Machine Learning Loads are Different than Web Loads
One of the lessons I learned early is that scaling a machine learning system is a different undertaking than scaling a database or optimizing the experiences of concurrent users. Thus most of the scalability advice on the web doesn’t apply. This is because the scarce resources in machine learning systems aren’t the I/O devices, but the compute devices: CPU and GPU.
Different, because most machine learning algorithms at their core “learn” by searching through a space of parameters that are comparably smaller than the size of the input data by doing a lot of number crunching. Of course, if you are applying non-parametric learning, you have a data problem in addition to a compute problem.
When rapidly iterating on machine learning algorithm development, using CPU load as a design parameter to accurately predict how many nodes are needed at any given time isn’t always possible. Enter Spot Instances and Auto Scaling.
Spot Instances are ideal for machine learning workloads
Spot Instances were introduced by Amazon in 2009 as a way for Amazon to improve their system capacity optimization by auctioning off portions of the AWS grid that aren’t claimed by on-demand instance customers. Since this unused portion is a varying and transient resource, a spot instance is a lot cheaper than a spec-equivalent on-demand instance. Today, an XL on-demand instance costs $0.66/hr, six times more than the current spot price of $0.11/hr.
|EC2 Spot Instance (c1.xlarge)||$0.11|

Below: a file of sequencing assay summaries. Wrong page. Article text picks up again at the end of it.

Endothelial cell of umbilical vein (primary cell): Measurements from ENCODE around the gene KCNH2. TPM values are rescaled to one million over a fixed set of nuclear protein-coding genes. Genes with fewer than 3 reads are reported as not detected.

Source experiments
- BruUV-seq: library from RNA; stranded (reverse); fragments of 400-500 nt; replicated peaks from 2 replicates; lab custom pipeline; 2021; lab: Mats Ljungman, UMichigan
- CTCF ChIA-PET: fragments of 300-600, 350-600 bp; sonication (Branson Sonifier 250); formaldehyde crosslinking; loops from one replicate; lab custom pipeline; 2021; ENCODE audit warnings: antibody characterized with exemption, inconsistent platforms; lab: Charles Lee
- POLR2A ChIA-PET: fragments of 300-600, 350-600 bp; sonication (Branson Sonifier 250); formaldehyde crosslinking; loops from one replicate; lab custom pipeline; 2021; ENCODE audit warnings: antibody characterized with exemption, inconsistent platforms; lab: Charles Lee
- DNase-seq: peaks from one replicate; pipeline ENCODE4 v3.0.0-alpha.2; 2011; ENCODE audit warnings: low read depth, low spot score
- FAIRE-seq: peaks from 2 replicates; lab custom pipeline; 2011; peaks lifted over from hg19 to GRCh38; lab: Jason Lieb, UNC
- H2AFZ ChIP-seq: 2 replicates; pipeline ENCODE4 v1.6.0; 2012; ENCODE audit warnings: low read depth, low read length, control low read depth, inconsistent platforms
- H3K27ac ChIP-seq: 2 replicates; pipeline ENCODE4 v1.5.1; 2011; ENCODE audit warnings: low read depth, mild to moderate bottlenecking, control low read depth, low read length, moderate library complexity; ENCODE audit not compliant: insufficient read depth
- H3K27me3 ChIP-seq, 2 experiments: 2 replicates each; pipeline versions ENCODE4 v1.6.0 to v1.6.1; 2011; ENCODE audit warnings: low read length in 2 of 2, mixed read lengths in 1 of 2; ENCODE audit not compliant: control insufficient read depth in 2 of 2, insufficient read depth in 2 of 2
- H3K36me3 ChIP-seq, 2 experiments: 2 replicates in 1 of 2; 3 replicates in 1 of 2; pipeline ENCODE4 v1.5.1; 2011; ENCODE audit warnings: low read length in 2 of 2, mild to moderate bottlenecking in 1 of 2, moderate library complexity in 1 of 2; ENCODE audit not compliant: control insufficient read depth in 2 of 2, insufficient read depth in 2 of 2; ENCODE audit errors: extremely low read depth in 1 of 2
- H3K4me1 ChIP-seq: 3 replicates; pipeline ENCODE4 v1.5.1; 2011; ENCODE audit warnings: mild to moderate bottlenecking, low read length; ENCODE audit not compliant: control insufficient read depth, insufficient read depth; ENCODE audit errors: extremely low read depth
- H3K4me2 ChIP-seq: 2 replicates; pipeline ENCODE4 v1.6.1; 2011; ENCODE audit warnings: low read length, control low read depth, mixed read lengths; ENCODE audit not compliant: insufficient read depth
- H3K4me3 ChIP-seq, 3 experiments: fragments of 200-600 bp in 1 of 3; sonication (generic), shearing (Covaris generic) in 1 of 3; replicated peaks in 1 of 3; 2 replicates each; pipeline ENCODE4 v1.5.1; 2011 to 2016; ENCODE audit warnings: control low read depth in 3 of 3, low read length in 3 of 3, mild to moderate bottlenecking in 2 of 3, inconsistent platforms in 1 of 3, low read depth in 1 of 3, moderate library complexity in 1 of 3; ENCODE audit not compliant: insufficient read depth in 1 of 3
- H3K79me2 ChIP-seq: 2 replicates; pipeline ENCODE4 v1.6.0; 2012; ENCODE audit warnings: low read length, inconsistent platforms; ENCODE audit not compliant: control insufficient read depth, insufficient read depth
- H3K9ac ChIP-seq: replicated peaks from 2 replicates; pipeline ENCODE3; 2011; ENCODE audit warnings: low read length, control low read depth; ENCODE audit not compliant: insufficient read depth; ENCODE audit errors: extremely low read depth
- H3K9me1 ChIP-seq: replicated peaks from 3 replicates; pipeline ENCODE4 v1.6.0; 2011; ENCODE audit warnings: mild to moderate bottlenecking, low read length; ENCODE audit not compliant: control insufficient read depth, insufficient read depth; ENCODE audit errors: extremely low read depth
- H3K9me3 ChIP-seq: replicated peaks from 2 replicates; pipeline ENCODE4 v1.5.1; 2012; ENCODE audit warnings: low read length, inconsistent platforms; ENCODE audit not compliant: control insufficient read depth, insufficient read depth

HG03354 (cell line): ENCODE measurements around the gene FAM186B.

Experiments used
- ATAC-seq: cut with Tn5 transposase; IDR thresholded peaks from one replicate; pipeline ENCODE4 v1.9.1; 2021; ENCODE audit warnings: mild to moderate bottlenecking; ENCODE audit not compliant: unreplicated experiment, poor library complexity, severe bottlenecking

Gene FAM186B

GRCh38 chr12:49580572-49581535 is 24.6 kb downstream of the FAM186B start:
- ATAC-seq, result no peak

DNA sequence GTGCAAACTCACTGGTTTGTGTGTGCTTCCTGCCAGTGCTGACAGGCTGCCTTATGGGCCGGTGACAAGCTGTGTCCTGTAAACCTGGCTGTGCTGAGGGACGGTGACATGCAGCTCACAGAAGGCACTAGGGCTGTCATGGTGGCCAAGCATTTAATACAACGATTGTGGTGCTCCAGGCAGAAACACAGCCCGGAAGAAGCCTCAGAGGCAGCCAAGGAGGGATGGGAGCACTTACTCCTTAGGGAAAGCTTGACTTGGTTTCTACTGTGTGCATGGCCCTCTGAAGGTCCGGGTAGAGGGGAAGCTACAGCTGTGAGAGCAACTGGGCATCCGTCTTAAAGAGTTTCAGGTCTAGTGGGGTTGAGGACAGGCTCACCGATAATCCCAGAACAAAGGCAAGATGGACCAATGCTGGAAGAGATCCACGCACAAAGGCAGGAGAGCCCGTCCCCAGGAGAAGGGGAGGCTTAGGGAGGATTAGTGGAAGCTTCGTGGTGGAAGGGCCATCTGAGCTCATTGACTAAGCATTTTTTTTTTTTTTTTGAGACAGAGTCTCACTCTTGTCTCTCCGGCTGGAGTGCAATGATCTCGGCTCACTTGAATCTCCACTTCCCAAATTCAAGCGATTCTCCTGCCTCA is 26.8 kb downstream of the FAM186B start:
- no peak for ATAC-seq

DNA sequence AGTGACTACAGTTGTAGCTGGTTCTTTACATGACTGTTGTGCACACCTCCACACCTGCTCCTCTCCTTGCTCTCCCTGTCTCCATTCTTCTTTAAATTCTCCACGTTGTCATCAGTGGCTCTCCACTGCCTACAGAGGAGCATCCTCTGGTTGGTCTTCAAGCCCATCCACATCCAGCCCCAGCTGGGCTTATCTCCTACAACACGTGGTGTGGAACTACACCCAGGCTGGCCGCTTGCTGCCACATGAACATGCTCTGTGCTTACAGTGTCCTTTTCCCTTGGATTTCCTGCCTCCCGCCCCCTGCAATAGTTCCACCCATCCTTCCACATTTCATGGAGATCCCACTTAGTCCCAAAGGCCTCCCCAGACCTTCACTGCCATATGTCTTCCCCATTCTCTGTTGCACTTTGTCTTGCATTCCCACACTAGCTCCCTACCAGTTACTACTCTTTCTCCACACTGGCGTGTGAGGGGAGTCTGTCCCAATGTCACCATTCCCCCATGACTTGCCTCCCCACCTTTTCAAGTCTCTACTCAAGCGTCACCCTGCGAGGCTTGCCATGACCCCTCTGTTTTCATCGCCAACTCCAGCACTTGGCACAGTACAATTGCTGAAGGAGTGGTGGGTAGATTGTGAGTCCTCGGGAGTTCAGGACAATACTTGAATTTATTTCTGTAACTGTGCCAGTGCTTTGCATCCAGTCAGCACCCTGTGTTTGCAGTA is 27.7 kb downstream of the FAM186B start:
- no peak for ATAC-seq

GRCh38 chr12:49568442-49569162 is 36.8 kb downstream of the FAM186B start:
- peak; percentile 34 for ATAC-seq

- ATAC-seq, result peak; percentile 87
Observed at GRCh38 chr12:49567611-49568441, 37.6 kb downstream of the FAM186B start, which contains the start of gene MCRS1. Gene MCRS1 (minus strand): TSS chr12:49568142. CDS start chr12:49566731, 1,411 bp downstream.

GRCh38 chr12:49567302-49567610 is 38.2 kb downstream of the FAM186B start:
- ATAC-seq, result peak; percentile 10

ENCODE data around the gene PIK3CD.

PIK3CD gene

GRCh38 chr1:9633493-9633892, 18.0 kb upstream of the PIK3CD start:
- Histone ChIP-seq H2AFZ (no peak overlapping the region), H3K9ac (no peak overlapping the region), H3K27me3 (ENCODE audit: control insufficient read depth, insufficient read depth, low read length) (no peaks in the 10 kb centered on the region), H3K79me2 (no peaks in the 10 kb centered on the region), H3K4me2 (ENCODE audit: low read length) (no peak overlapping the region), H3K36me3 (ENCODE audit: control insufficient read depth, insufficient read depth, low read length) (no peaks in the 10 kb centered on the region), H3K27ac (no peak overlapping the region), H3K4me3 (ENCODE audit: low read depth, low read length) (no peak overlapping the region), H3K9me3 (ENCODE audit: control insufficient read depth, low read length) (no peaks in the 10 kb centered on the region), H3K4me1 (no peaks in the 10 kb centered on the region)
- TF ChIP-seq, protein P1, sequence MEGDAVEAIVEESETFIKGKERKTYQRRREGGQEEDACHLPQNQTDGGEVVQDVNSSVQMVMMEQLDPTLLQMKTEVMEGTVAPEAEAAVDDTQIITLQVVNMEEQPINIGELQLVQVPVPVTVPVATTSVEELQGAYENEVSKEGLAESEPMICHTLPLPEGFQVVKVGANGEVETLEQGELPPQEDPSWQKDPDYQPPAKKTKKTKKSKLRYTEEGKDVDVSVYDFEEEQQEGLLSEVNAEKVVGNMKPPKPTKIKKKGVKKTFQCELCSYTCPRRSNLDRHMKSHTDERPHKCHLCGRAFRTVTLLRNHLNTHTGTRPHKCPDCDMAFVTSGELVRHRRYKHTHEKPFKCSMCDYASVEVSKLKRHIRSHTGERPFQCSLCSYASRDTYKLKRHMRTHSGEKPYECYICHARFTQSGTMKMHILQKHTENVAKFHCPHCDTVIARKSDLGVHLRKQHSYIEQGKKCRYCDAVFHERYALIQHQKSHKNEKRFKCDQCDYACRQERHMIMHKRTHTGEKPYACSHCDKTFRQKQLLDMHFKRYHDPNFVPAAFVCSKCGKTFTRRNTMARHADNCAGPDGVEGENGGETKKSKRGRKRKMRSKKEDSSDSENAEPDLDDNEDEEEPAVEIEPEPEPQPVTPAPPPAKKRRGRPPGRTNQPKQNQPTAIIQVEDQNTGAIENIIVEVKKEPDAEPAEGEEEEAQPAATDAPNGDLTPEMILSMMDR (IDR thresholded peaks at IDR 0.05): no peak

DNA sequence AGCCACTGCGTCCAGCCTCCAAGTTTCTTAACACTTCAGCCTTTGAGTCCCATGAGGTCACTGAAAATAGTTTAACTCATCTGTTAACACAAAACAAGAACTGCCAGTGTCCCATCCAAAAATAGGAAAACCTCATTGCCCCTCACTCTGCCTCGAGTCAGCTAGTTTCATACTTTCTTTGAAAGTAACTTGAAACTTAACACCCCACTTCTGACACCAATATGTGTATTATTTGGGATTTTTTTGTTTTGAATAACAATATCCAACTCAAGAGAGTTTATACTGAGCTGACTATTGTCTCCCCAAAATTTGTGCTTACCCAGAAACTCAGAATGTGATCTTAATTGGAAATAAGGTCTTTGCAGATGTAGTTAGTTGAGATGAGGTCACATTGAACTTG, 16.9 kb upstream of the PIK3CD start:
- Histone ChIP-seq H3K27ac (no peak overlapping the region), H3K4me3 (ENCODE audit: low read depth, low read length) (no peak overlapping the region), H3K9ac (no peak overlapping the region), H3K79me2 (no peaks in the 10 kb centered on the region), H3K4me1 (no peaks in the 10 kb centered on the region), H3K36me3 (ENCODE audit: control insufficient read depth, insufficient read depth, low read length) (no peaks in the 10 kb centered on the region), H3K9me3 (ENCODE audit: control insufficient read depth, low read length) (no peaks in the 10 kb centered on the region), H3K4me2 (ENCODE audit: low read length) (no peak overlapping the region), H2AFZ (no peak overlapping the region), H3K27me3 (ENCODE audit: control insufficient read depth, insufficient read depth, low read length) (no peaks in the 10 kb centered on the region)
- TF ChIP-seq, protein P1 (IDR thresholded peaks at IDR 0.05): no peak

|EC2 On-demand Instance (c1.xlarge)||$0.66|
|Rackspace 8GB Instance||$0.48|
|Linode 8GB Instance||$0.22|
|Google Compute (n1-highcpu-8-d)||$0.74|
|Microsoft Azure (Large VM)||$0.24|
Spot instances are much cheaper per CPU hour.
Sidebar: Startups Using Spot Instances Spot Instances have enabled machine learning and similar startups to run CPU intensive jobs that previously would have required access to a datacenter.
- Ooyala: a video analytics startup in Mountain View, uses spot instances to perform video encoding.
- DNANexus: a sequence analysis platform in the cloud, uses spot instances to run its computationally expensive sequence analysis jobs.
- BrowserMob: ran 5,000 Firefox browsers on 2,300 CPU cores in order to load-test an online gaming website.
Auto Scaling was introduced by Amazon in August 2010 at the same time they added CloudWatch (a feature for monitoring cluster health metrics), as a way to take automated actions based on pre-configured policies.
Spot Instances and Auto Scaling go together like marshmallows and hot chocolate; or peanut butter and chocolate; or whatever it is that’s secretly combined to form Nutella. You get my point. The transience of Spot Instances makes them ideal for automated triggers, and adding another bidding option to an automated bidding strategy seems like a no-brainer.
What can go wrong when you combine an automated bidding agent with nodes that can terminate themselves at any time? For starters:
- Historically, the spot price has been very volatile, remaining constant for long periods, punctuated by sharp spikes (see Figure above). These spikes can at times rise higher than the on-demand price of a comparable instance.
- Bugs in code or bad data can errantly activate your trigger, causing your cluster to scale up in a never-ending loop.
- Amazon’s grid can become fully booked with on-demand instances, which forcibly terminates all spot instances.
Despite these apparent gotchas, most of the drawbacks can be eliminated with some basic forethought and care in setup.
In the next post, I’ll go over how to script your way out of these drawbacks, and provide code snippets to show how Diffbot uses Spot Instances and Auto Scaling to rapidly iterate through our machine learning algorithms (and save a buck or two).
Thoughts? Discuss how you do Machine Learning in the Cloud on Hacker News.